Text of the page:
Ever wanted the perfect wife? A wife that cooks, cleans and pleasures with no objections? Then Stepford, Connecticut is the place for you. A Stepford wife is programmed to obey and remain submissive, and knows that she belongs in the kitchen. While the average married man fantasizes about this, the very thought of it is a feminist nightmare.
The Stepford Wives is a quick, smooth film with a talented cast and solid treatment, but it falters in its use of tired trends. The film explores the progression of women with surprising results, showing how today’s strong-willed female has caused a role-reversal. Now, the man is left to tend to the children and have a hot meal waiting for his business-savvy wife.
The film is neither a horror flick nor suspense thriller, but a wit-filled satire featuring Hollywood’s most powerful redhead, Nicole Kidman.
The supporting cast is absolutely spectacular. Bette Midler, Christopher Walken and Glenn Close are riveting. Even the sometimes-annoying Jon Lovitz is adequately enjoyable.
One setback is that the chemistry between Matthew Broderick and Kidman is unbelievable and clichÃ©, at best. It’s the familiar sappy love story, but Broderick is given a chance to change everything by upgrading his naggy, anal-retentive wife to the “dream” woman.
Joanna Eberhart (Kidman) is the head of a major media network with risquÃ© programming and seems to have it all: the big house and seemingly perfect family, with which she spends little time, until she crosses the line. Apparently, not everyone is satisfied with the televised misery her network airs, especially a father who loses his wife during the pilot of I Can Do Better. Joanna graciously accepts her resignation and Walter (Broderick), who also works for the network, soon follows Joanna and leaves his job.
A few electro-shock treatments later, Joanna finds herself in the midst of sunny skies, sparkling kitchens and the bright smiles of the Stepford community.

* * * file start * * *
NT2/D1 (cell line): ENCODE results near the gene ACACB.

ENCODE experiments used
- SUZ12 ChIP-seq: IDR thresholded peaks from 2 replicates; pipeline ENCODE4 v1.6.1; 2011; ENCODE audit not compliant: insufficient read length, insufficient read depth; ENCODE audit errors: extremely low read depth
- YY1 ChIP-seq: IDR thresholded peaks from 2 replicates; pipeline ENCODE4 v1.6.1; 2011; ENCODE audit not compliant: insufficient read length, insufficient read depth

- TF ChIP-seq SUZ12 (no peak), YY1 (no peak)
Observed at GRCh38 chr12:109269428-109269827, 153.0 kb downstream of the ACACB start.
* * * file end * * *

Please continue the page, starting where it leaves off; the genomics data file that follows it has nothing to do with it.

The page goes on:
But something strange lurks behind those gleeful grins. Joanna and Bobbie (Midler) are determined to discover the mystery of Stepford.
The Stepford Wives boasts the most impressive ensemble cast this summer, from an Oscar-winner to a country singer. Kidman branches away from drama to try her hand at dark comedy. In The Stepford Wives, her performance is uneven, delivering more misses than hits.
Midler shines as the sarcastic and eccentric friend, offering an abundance of clever one-liners. Midler holds her own onscreen alongside Kidman and Broderick. Broderick, well underused, is exciting despite his character’s underdevelopment. Fans waiting to see if Faith Hill has actual acting chops or pulls a Mariah (the songstress responsible for the critically and commercially panned Glitter) will leave disappointed, as Hill merely stands and smiles, and reacts with no emotion in her small supporting role. Besides looking breathtaking, Hill goes on untested, but in The Stepford Wives she serves as beautiful eye-candy that perfectly fits with the picturesque surroundings.
In the remake, the direction has changed from dark, cynical and suspenseful to a light satirical comedy with poignant social commentary and a side of witty dialogue. The novel and 1975 original picture took a more dark approach at the post-Nixon rise of feminism in America and the role of men in the new equal society.
Director Frank Oz places all the right elements in Stepford from the fast-paced humor to the stunning visuals that add an eerie feeling to the film. Oz’s decision to change the dark style to a bright, hilarious ride is what the audiences will be helpless to resist. Screenwriter Paul Rudnick has taken Ira Levin’s classic novel and breathed new life into the concept.
While the town of Stepford is portrayed as perfect, Stepford the movie isn’t without its obvious flaws and detractions — but the end product is far superior to the majority of the summer backwash in theaters. An innovative style change prompts the remake to stand alone from the novel and original movie but only time can tell if the Stepford ’04 will affect popular culture as much as its predecessors have.